Growth stock investors are dreamers. They try to find stocks that will grow faster than the consensus expects, for longer than the consensus expects.
As a good growth stock reports surprisingly good earnings results, the stock price typically rises. Two causes:
–the stock adjusts up for the better earnings; and
–expectations for future growth rise, leading to price earnings multiple expansion.
If, for example, the stock is trading at 15x expected year-ahead earnings before the report, after the report it may end up trading at 18x the new, higher, level of expected earnings.
At some point, this explosive upward force becomes spent. The reason may be technological change, or maybe new competition, or maybe the market for the company’s products is completely saturated (a fuller discussion). As this happens, the supercharged upward path I’ve just described begins to go into reverse. The company reports disappointing earnings. The stock moves downward to reflect new, lower, earnings expectations, and the price earnings multiple contracts.
Today’s question: how/when does this negative process stop?
It’s important to realize that professional growth stock investors have seen this movie of mayhem and destruction many times before. They know the plot lines well. There may initially be some doubt about exactly when the downturn is commencing. But growth investors know that how they sell a stock is the most crucial determinant of their long-term performance. So once they become convinced that the salad days are done, they’ll be quick to sell.
The initial buyers will likely be non-professionals who see a decline as a chance to buy a stock they’ve heard about from the financial press or from friends and which appears on the surface to be less expensive than it previously was. Or they may be members of the growing class of professional traders, many of them associated with hedge funds, who are not particularly interested in company fundamentals, but who buy and sell for short-term profits, either “reading” stock price charts or using their “feel” for the rhythms of the markets to make their decisions. Eventually both groups also figure out the bloom is off the rose. In my experience, the traders sell to cut their losses; the non-professionals continue to hang on.
The eventual home for former high-fliers is with value investors, who specialize in companies with flaws where the stock has been beaten down in an excess of negative emotion. Typically, value investors use computer screens to identify the lowest, say, quintile of the market measured by price/cash flow or price/book value. That will be the universe they study more closely to make their stock selections. Many times, these stocks will be in highly business cycle-sensitive industries, or ones that show little growth. Companies may be laggards in their industries, either because of poor management or other fixable problems. Value investors typically say that they buy $1 worth of assets/earnings for $.30 and sell it at $.80.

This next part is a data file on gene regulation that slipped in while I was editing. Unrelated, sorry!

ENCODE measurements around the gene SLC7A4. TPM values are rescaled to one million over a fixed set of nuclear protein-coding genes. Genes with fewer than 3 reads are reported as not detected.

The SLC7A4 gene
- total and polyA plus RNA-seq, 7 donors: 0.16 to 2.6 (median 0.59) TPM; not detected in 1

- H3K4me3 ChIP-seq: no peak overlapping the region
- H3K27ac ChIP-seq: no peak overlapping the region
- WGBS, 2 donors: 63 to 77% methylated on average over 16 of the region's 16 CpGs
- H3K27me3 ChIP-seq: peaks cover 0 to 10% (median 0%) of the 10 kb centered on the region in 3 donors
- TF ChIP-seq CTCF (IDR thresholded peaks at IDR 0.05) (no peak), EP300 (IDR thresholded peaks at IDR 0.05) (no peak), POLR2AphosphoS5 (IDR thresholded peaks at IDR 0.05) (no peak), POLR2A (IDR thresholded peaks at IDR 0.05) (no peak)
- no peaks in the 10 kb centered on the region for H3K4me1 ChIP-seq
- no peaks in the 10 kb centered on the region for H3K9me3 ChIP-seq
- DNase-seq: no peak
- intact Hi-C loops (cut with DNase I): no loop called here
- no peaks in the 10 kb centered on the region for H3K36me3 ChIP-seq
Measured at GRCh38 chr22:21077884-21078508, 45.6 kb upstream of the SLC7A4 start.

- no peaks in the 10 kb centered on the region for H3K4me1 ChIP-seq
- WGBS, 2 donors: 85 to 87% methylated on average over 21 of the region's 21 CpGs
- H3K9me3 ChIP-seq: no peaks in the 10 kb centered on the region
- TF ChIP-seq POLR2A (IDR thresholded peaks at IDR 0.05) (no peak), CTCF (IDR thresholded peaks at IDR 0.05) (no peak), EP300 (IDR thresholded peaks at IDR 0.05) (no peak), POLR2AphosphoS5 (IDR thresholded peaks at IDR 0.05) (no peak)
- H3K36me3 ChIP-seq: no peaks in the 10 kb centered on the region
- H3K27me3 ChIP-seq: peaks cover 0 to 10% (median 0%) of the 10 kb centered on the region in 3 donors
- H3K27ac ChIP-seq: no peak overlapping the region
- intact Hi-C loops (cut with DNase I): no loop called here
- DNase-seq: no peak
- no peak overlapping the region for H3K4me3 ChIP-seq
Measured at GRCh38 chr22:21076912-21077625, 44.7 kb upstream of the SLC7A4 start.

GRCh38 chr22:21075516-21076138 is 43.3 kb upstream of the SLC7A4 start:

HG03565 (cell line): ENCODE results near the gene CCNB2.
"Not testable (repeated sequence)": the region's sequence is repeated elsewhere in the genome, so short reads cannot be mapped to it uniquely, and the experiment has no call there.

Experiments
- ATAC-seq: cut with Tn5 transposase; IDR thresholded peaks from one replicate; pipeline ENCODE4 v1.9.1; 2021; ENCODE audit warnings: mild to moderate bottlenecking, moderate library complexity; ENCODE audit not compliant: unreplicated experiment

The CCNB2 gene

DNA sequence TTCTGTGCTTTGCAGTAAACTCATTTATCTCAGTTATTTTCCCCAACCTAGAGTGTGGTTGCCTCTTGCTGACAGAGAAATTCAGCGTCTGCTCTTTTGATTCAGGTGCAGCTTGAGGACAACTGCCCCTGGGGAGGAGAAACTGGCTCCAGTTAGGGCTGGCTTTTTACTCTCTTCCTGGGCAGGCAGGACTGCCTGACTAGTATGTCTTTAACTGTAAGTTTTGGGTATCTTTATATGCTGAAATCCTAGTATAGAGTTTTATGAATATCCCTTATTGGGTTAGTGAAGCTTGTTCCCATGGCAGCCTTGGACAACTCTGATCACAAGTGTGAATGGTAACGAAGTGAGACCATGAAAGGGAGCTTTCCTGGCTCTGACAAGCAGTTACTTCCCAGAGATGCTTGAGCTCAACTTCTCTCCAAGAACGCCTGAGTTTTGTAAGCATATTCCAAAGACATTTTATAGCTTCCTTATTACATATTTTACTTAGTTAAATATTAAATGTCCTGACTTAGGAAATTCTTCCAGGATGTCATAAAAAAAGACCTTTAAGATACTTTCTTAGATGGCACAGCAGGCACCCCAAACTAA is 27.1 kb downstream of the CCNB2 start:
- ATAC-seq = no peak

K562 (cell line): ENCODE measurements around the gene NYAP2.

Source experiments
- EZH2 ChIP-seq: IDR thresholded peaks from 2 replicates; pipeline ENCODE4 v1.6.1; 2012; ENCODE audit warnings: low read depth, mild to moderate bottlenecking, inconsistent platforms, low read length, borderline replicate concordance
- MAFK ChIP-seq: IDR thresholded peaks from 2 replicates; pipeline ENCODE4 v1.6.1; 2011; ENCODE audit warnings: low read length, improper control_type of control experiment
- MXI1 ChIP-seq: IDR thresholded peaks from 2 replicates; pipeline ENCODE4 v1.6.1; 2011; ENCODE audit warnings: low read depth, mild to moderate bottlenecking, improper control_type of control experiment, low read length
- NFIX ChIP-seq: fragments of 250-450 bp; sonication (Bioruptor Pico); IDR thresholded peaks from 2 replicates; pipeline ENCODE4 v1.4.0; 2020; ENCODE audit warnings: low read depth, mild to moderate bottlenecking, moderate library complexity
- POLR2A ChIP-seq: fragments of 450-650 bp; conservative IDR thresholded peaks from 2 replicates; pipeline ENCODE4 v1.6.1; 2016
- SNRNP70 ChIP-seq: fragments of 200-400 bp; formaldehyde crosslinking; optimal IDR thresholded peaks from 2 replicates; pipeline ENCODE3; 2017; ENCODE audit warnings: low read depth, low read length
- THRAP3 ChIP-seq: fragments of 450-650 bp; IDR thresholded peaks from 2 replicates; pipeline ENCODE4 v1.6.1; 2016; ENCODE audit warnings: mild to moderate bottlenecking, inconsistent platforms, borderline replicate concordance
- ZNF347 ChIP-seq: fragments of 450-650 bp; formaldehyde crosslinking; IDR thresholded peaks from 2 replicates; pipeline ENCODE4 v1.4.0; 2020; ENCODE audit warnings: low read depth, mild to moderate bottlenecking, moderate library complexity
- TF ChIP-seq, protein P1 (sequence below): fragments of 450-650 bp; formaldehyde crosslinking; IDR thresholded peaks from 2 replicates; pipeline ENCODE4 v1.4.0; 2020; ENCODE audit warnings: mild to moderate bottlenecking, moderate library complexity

The point is it usually takes a long period of time, and enormous deterioration of a growth stock’s fundamentals, before the fallen angel sinks low enough to catch the value stock investor’s attention. Also, like their growth stock counterparts, value investors have industries that they have studied carefully for years and which constitute their comfort zone. The two areas of familiarity are pretty close to mutually exclusive. So it may take an extremely cheap price for a value investor to take the risk of buying, say, a tech company instead of a presumably safer–or at least better understood–cement plant, auto parts maker or steel mill.
As I’ve written many times before, the one exception to this pattern that I’ve seen is AAPL, whose price earnings deterioration began five years or more ago (depending on how you count) despite continuing explosive earnings gains. In fact, at present, AAPL shares are trading at a 25% discount to the market median PE multiple, according to Value Line. True, there are qualitative signs that AAPL’s growth heyday may already be in the rear view mirror. But the market’s bad treatment of the stock seems excessive to me. Price action after the upcoming earnings report will be instructive.